Been a long time since I last updated this place. Just an entry to update my readers that I'm still alive. I've been caught up with loads of work recently and barely have the time to have a proper rest.
A friend came over to share some music over at my place today. In an attempt to showcase his conducting skills under the tutelege of respectable conductors Leonid Korchmar and Alexander Polishchuk from the St. Petersburg Conservatory when he was over in Russia, he introduced the 1st, 2nd and 4th movements from Tchaikovsky's Symphony No. 5. Such heartwrenching pain in the first movement. Such grandeur and passion in the march at the end. In the middle lies the most beautiful second movement. Such earth-shaking exaltation, when salvation is used as a theme, in a stark contrast to his Symphonies No. 4 and 6. In the heat of his passion at the end, he proclaimed it, together with several Russian compositions, to be the best music around. And of course, given his ultimately huge ego, he couldn't help exalting the Russian school of conducting as he compared the German, American and Russian conducting styles at the same time. Such haughtiness.
Naturally, I knew I had to protect German music, with names and reputations of our beloved Bach, dramatic Beethoven, poetic Schubert and romantic Brahms in danger of being overwhelmed by the Russian masters at that moment. In jest, I decided to launch a counteroffensive. For that moment, he was the nationalistic Russian, and I, the nationalistic German. Mentally, I was in a mad rush to scan through all the German composers and their compositions. I needed to fight on home ground, at the same time not too distant from what he was familiar with in order to convince him. An orchestral composition, with a strong nationalistic touch, a contemporary of Tchaikovsky. Time was ticking. Yes, if he was going to overwhelm me with the unmistakable stench of Bolshevikian mass marches, I would retaliate with the mind-blowing aroma of Germanic romantic chivalry. He probably knew more about Brahms than I do. Yes, Wagner! I whipped out my recording of his ultimate Tristan und Isolde by Daniel Barenboim (whom he had earlier flamed jokingly on his flowery conducting technique in his recording of Brahm's Symphony No. 1 with the West-Eastern Divan Orchestra). Strictly speaking, it wasn't orchestral music, but since he wasn't that familiar with operas, I guess the prelude would make a great candidate. The prelude was sufficient, more than sufficient to counter his three movements of Russian nationalism. And there, as the first sounds came in, culminating in the famous Tristan chord, I conducted this time with passion and gusto (probably more like a lunatic for conducting isn't my forte). Waves and waves of unresolved dissonances together with the intense and sensuous conversations between the instruments. Prima!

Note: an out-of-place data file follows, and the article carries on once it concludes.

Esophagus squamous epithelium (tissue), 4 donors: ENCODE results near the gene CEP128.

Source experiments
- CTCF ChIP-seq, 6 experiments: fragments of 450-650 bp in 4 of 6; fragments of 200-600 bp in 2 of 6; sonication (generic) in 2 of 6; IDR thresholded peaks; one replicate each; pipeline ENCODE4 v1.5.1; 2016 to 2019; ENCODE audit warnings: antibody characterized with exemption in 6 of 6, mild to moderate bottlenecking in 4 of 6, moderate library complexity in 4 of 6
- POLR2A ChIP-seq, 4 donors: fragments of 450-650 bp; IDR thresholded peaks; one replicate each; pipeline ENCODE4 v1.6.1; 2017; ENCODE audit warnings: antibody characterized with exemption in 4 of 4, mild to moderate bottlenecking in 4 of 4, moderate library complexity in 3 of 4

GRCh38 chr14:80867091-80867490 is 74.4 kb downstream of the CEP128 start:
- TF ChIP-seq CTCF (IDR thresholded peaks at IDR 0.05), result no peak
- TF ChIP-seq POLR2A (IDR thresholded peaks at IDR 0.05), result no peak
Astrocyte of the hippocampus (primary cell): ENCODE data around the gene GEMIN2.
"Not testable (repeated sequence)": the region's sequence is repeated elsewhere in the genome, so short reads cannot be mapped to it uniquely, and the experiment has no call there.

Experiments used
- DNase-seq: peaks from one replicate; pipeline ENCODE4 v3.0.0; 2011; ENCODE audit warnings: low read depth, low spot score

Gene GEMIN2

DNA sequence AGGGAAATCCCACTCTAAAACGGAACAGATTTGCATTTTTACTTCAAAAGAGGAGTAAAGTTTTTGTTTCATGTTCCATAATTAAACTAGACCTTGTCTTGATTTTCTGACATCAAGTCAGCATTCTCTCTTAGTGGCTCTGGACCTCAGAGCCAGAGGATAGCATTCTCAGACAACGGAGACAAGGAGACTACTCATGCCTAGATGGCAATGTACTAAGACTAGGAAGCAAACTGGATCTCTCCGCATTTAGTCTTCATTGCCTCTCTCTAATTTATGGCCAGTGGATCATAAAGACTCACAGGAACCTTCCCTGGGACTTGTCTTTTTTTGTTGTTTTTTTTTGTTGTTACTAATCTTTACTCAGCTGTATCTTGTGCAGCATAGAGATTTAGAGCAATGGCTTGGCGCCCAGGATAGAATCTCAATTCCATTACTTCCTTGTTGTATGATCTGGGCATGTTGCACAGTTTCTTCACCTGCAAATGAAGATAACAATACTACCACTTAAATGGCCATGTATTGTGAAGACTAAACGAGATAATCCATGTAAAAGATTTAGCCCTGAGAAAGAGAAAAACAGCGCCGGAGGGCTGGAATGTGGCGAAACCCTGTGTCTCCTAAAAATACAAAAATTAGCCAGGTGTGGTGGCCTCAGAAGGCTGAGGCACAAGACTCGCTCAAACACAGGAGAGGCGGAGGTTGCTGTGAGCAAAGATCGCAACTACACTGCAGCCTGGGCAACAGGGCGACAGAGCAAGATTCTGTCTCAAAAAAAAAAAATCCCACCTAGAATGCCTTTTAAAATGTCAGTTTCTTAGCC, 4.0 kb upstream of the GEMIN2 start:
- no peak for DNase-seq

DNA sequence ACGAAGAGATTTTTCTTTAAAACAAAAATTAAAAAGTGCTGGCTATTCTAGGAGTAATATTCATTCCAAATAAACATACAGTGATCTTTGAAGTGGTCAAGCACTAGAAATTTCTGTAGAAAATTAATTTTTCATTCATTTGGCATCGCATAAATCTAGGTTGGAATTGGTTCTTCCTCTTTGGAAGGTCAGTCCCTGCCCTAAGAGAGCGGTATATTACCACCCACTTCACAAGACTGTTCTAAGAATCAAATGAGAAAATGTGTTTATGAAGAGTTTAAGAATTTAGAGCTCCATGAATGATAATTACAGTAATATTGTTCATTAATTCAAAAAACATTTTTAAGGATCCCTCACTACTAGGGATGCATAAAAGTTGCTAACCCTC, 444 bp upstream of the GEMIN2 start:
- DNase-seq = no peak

*Maybe at this point, I should clarify. Both of us are truly all rounded music lovers. In fact, I fell in love with Russian music much earlier than any music by Bach, Beethoven or Wagner. And as for him, he worships Beethoven and Brahms. Our quibble was a suitable impetus for us to start hurling music at each other to widen our musical repertoire while in a heightened and alert state of mind.*
Being clearly deeply moved by the Wagner, he braced himself and retaliated with Mussorgsky's Pictures at an Exhibition. I groaned. It was going to be a long evening. Not having sufficient rest and recovering from the excesses of last evening weren't helping much! My mind was spinning for the entire day. I couldn't escape sitting through the entire Pictures, but I sure did enjoy it. Beautiful composition by Mussorgsky and masterful orchestration by Ravel! Such colours and evocative paintings of sound.
It was pretty much bombing each other with pieces for the entire evening, a full five hours. It didn't end with Mussorgsky! We had Brahm's Symphony No. 1 after that and a load of his compositions and projects after that. A most taxing music sharing session but ultimately satisfying.
Earlier throughout the day, it was strange how excerpts from Carl Orff's Carmina Burana played on repeat mode in my mind. I hadn't touched that recording probably for the past century, but to think just a mention of it by Ivan last evening got it all back into my head. Or was a it a subconscious attempt of my mind to get rid of all the most repetitive music I had been exposed to the previous evening? I can safely say that I've survived 5 hours of continuous blasting pop band music and 5 hours of continuous gigantic classical works the following day. Gained much from both marathons in very different ways, though I'm still pretty much zonked out from all the activities for the past few days.